All that talk about numbering spots on the New York Thruway had a goal, that of establishing how we could set up a coordinate system for the points on a line. It turns out just as easy to do this for a curve, even one a little bit complicated like a branch of the Thruway. About the only constraints we said anything about were that we shouldn’t have branches. Lurking unstated was the idea that we didn’t have loops. For the Thruway that’s nothing exceptional; if we had a traffic circle in the middle of a high-speed limited-access highway we wouldn’t very long have a high-speed highway. Worse, we’d have some point — where the loop crosses itself — that would have two numbers describing its position. We don’t want to face that. But we’ve got this satisfying little system where we can assign unique numbers to all the points on a single line, or even a curve.

The natural follow-up idea is whether we can set up a system where we can describe a point on a surface or even in all of space using the same sort of coordinates scheme. And there’s the obvious answer of how to do it, using two numbers to describe where something is on a surface, since that’s a two-dimensional thing; or three numbers to describe where it is in space, since that’s a three-dimensional thing. So I’m not going to talk about that just now. I want to do something more fun, the kind of thing that could do nicely in late-night conversations in the dorm lounge if undergraduates still have late-night conversations in the dorm lounge.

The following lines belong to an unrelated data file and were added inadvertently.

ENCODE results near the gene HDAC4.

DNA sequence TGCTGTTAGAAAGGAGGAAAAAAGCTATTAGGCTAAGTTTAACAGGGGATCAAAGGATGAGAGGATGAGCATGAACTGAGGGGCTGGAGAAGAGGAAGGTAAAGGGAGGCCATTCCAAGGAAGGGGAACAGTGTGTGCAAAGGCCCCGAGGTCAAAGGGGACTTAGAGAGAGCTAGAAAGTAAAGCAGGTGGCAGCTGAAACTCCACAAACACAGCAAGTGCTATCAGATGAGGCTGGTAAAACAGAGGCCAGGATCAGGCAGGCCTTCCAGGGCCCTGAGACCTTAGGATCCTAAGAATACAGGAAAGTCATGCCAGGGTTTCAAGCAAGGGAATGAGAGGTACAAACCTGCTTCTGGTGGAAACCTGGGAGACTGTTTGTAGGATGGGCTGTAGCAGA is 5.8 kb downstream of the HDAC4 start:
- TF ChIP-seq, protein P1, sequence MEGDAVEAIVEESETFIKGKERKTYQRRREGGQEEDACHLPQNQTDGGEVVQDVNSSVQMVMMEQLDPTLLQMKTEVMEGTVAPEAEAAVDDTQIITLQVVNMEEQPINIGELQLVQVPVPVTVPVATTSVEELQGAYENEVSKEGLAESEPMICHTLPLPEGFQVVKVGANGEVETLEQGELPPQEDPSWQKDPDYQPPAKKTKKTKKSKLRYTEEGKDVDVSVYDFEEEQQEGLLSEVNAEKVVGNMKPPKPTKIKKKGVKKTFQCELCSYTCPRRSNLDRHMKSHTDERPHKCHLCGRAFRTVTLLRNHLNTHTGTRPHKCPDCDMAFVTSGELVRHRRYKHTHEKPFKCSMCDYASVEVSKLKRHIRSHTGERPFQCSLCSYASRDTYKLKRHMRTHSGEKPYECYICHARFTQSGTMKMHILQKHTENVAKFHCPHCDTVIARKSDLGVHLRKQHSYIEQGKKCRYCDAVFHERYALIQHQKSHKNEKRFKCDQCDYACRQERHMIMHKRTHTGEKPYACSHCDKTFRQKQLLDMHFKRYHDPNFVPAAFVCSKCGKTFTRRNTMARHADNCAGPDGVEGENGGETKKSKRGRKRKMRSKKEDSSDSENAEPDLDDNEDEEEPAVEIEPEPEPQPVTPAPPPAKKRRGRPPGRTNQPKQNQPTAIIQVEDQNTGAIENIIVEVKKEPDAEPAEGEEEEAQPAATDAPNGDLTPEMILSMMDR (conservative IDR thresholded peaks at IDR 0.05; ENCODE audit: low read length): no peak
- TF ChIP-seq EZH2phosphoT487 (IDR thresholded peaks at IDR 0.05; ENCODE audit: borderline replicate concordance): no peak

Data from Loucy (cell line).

If we have a long enough thread, or a strand of yarn, or whatever the quite correct term is, we know this can be set up with a coordinate system by marking off distance along that thread. We imagined doing that, more or less, with the numbering system on the Thruway and imagining the straightening out and curving and other moving around of the highway’s center line. As long as we didn’t stretch or compress the strand any, we could spread it out in any shape we liked, and have coordinates for whatever path the strand traces out.

Continue reading “Can A Ball Of Yarn Threaten Three-Dimensional Space?”

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